I’m going out on a limb. I’m about to make a bold prediction. Contrary to the prognostications of Beto O’Rourke, the world will not end in 12 years. At least not by climate change. There. I said it.
Now, it’s possible that the Lord will choose to return in 12 years. But that’s another story.
In the age of climate change hysteria, the end-of-the-world clock is already ticking. And it’s ticking fast.
“The scientists are unanimous on this. We have no more than 12 years to take incredibly bold action on this crisis,” O’Rourke said. “Can we make it? I don't know. It's up to every one of us. Do you want to make it?”
Twelve years and counting to save the planet. Otherwise, we’re doomed.
Now, to make full disclosure, I am the opposite of a climate change expert.
I’ve never read a whole book on the subject. I’ve read only a handful of relevant articles. And to my knowledge, I’ve only had one expert on my radio show who addressed the issue (and that’s in more than 10 years of daily talk radio).
But I know enough to recognize hyperbole. I know enough to recognize appeals to mass hysteria. And this is certainly one of them.
I remember seeing a striking TV ad during one of Bill Clinton’s presidential campaigns. There was an elderly couple whose house burned down because the fire department arrived too late.
Why? It was because of the evil policies the Republicans would introduce if elected. The fire department and the police would be understaffed. The cutbacks would be deadly. Literally.
If Bill Clinton was not elected president, old people would be burning to death.
Now it’s even worse. The whole world will be destroyed if we don’t act quickly. And that means we must elect Beto O’Rourke for president. He will save the planet.
To quote him again, science has made clear that “we should do nothing less than marshal every resource in the country to meet that challenge, to reduce our dependence on fossil fuels, to get to net zero emissions, which means not only must we emit less greenhouse gases, we must plant things that absorb greenhouse gases and carbon and invest in the technology to allow us to claim some that are in the air now.”
And we have 12 years to do it. Or else.
The scary thing is not that this new presidential candidate believes this timetable to be true.
It’s that today’s intellectual environment is such that he can say these things without being laughed to scorn. Worse still, he believes that this kind of rhetoric will help his campaign rather than hurt it. And he might well be right.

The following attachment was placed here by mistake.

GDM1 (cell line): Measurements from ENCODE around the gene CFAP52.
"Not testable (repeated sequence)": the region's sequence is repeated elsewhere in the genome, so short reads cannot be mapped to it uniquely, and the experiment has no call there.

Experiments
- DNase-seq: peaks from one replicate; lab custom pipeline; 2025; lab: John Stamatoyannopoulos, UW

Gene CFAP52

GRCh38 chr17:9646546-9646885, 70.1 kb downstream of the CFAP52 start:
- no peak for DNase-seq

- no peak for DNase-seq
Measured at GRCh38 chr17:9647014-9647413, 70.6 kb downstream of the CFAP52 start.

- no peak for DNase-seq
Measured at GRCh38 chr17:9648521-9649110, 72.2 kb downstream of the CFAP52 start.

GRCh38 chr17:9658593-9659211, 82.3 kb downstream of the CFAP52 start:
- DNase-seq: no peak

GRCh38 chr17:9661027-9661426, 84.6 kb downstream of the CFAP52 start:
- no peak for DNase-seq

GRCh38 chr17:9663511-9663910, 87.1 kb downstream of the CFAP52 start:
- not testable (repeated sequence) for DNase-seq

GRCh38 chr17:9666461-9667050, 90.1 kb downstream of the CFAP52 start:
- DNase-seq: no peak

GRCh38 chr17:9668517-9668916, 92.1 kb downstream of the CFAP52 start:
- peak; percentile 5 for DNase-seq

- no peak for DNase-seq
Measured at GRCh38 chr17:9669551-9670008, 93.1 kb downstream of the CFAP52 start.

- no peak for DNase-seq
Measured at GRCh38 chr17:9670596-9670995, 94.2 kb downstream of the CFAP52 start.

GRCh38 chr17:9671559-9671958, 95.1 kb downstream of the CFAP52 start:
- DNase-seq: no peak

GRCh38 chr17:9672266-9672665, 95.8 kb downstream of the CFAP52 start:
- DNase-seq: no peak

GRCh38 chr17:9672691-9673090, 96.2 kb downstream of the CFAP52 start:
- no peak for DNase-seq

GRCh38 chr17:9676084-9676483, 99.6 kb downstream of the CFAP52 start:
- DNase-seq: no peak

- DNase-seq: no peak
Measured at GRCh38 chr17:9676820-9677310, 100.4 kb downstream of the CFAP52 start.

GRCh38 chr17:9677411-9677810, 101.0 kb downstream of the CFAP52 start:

In other words, it isn’t just a radical leftist like Alexandria Ocasio-Cortez who suggested that “it may not be ethical to have children, given the difficulties that climate change will likely cause in the years to come.” (To quote her directly, “There’s scientific consensus that the lives of children are going to be very difficult. And it does lead young people to have a legitimate question: Is it OK to still have children?”)
Rather, as a recent headline announced, the “New ‘Birthstrike’ Movement Has Women Saying No to Kids Because of Climate Change.”
Yes, “A number of women in recent years have found a way to reduce the average carbon footprint just by doing nothing.
“The research suggests not having kids is the most impactful thing we can do to decrease our carbon footprint, more and more women have begun questioning whether or not they should have children at all.”
So, we save the human race by not having children. Brilliant.
This is even more shortsighted than China’s one-child per-family policy.
Yet many believe that the end of the world is near – again, not based on biblical prophecy but based on a climate change apocalypse. And the fear-based rhetoric of Ocasio-Cortez and O’Rourke will only fuel the fires into a burning frenzy.
And can you imagine what would happen if Nancy Pelosi had her way and the voting age was dropped to 16?
I freely admit that Donald Trump has consistently used fear-based rhetoric in his presidential campaigning and presidential tenure. (In fact, politicians commonly do so on all sides of the aisle.)
And I acknowledge that there are environmental issues that deserve attention. The Book of Revelation even addresses those who destroy the earth (Rev 11:18).
But this over-the-top, apocalyptic, climate change rhetoric deserves a skeptical response. The question is: Will it get the skeptical, critical response it deserves, or will the hysteria reach a fever pitch?
O’Rourke is betting on the latter.
I sure hope he’s wrong.
That’s because right now, climate change hysteria is far more dangerous than climate change itself.